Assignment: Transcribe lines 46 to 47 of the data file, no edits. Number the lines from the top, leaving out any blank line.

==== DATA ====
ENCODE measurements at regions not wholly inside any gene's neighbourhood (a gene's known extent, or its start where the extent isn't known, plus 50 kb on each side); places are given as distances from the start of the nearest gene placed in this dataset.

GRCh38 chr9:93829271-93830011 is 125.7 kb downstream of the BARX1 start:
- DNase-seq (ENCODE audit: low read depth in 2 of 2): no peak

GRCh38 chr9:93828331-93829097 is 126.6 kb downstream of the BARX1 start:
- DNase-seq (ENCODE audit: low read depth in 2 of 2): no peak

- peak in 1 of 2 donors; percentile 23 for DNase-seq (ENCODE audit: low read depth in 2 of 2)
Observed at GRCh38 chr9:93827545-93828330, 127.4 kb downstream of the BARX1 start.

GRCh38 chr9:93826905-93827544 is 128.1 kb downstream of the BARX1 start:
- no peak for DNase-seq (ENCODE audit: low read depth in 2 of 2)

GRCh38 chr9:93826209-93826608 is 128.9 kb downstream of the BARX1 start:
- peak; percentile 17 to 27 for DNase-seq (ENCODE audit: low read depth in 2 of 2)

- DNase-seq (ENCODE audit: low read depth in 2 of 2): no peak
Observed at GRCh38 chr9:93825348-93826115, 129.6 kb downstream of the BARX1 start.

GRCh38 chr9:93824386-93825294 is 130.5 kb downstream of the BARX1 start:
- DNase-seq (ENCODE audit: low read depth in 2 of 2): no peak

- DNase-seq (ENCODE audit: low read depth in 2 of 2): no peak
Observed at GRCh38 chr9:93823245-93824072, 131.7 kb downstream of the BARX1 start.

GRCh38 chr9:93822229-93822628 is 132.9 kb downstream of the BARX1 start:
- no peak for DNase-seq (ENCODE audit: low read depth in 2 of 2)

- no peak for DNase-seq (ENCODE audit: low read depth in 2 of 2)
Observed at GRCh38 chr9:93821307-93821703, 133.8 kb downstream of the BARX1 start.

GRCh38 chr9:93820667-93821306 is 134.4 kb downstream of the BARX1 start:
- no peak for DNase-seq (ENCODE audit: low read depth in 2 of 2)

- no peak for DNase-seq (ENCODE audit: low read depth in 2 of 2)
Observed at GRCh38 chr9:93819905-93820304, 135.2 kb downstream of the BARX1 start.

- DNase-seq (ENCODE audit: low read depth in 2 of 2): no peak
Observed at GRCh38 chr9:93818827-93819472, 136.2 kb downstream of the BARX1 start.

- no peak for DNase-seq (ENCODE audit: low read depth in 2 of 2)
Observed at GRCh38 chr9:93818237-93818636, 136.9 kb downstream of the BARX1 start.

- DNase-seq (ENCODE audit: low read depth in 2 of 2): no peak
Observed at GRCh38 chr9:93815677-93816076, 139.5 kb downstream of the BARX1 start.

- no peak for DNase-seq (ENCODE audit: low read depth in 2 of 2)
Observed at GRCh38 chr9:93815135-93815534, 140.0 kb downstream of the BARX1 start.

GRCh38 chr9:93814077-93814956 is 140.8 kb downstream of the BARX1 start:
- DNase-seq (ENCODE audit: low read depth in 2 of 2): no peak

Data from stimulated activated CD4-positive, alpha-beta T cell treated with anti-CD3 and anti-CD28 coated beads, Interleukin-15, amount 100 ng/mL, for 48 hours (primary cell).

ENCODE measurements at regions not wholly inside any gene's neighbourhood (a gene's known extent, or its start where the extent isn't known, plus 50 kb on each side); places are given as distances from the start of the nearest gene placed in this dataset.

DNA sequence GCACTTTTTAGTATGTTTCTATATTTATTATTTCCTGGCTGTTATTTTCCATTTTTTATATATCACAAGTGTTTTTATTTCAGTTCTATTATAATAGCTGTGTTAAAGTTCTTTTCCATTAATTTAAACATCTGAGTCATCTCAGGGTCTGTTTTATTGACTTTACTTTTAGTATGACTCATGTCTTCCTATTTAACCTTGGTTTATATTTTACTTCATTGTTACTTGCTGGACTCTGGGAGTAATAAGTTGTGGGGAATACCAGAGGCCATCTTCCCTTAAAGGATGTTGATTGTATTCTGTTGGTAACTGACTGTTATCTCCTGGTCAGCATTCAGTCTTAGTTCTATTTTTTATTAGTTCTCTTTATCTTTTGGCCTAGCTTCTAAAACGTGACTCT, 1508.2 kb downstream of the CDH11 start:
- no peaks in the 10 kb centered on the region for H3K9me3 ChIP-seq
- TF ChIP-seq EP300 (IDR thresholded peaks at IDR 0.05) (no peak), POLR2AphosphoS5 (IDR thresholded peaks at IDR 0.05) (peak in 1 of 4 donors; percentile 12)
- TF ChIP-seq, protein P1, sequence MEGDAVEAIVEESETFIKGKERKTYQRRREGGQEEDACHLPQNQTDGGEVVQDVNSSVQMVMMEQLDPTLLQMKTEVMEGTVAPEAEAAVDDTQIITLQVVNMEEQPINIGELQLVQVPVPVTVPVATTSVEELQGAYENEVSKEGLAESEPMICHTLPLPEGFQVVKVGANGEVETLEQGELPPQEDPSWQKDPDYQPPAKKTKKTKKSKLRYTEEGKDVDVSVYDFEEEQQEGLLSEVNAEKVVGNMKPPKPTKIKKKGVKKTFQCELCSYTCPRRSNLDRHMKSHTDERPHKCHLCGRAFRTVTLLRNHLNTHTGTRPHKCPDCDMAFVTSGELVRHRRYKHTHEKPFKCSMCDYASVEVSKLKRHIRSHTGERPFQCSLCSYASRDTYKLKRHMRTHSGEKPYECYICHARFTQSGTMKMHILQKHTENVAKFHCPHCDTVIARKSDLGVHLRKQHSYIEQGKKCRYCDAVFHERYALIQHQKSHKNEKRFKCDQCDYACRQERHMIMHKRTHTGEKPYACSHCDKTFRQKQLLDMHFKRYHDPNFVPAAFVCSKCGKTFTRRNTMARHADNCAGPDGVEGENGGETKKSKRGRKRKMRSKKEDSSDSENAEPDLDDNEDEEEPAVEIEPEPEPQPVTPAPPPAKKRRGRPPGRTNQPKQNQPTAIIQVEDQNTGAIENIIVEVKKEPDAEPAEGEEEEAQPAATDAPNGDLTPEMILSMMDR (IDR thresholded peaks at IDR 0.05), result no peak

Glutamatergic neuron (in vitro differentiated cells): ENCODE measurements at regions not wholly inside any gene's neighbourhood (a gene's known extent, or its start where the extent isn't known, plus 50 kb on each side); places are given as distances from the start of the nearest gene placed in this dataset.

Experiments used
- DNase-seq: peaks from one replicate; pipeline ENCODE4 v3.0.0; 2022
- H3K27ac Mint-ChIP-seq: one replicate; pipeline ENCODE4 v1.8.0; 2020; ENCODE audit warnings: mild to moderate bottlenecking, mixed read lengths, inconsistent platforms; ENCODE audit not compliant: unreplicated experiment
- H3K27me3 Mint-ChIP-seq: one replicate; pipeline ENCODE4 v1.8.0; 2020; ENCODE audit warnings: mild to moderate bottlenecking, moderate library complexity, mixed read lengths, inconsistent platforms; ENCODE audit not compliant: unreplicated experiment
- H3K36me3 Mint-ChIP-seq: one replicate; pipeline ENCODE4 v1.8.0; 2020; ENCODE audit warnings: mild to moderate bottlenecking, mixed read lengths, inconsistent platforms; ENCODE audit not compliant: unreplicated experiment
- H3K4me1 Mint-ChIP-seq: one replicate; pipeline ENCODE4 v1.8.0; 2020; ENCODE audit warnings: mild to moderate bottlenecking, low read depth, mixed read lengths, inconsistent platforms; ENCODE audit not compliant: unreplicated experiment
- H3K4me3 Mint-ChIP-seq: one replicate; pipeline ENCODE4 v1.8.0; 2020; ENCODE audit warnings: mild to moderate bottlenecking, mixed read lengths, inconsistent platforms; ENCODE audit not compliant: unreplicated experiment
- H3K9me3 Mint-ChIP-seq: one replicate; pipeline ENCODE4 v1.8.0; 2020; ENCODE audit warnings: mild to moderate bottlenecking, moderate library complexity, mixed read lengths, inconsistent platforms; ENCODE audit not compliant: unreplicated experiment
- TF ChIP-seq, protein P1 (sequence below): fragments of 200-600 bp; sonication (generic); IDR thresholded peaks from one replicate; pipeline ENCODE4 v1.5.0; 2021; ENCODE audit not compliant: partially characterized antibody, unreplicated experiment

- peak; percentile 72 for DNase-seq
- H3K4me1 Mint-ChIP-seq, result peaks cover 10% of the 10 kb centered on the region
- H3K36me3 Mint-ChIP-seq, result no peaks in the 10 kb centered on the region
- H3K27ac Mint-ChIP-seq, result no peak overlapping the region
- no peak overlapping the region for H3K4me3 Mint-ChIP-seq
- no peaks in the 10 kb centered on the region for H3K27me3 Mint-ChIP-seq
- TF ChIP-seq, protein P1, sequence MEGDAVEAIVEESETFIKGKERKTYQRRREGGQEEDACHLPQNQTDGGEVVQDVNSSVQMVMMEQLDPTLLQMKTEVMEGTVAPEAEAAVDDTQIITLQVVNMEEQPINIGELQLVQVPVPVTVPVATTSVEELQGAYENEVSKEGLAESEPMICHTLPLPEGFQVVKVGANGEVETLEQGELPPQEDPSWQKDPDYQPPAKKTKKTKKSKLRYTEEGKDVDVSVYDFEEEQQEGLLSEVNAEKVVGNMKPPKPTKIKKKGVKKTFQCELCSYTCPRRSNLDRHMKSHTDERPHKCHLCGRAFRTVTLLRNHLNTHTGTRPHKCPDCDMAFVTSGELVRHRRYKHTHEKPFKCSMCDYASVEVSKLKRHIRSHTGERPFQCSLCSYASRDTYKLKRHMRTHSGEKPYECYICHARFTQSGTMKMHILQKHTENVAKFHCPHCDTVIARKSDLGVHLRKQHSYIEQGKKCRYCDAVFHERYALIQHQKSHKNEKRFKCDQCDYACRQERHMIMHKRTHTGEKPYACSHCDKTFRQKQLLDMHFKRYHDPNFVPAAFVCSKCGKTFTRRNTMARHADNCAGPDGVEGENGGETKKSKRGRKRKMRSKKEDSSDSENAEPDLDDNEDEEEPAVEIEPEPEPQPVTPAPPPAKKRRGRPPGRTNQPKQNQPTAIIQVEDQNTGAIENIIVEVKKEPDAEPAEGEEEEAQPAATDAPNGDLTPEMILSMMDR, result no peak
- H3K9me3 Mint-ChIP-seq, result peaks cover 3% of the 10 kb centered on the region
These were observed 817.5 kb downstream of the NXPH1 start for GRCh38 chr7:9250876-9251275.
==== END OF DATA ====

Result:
- H3K27me3 Mint-ChIP-seq: one replicate; pipeline ENCODE4 v1.8.0; 2020; ENCODE audit warnings: mild to moderate bottlenecking, moderate library complexity, mixed read lengths, inconsistent platforms; ENCODE audit not compliant: unreplicated experiment
- H3K36me3 Mint-ChIP-seq: one replicate; pipeline ENCODE4 v1.8.0; 2020; ENCODE audit warnings: mild to moderate bottlenecking, mixed read lengths, inconsistent platforms; ENCODE audit not compliant: unreplicated experiment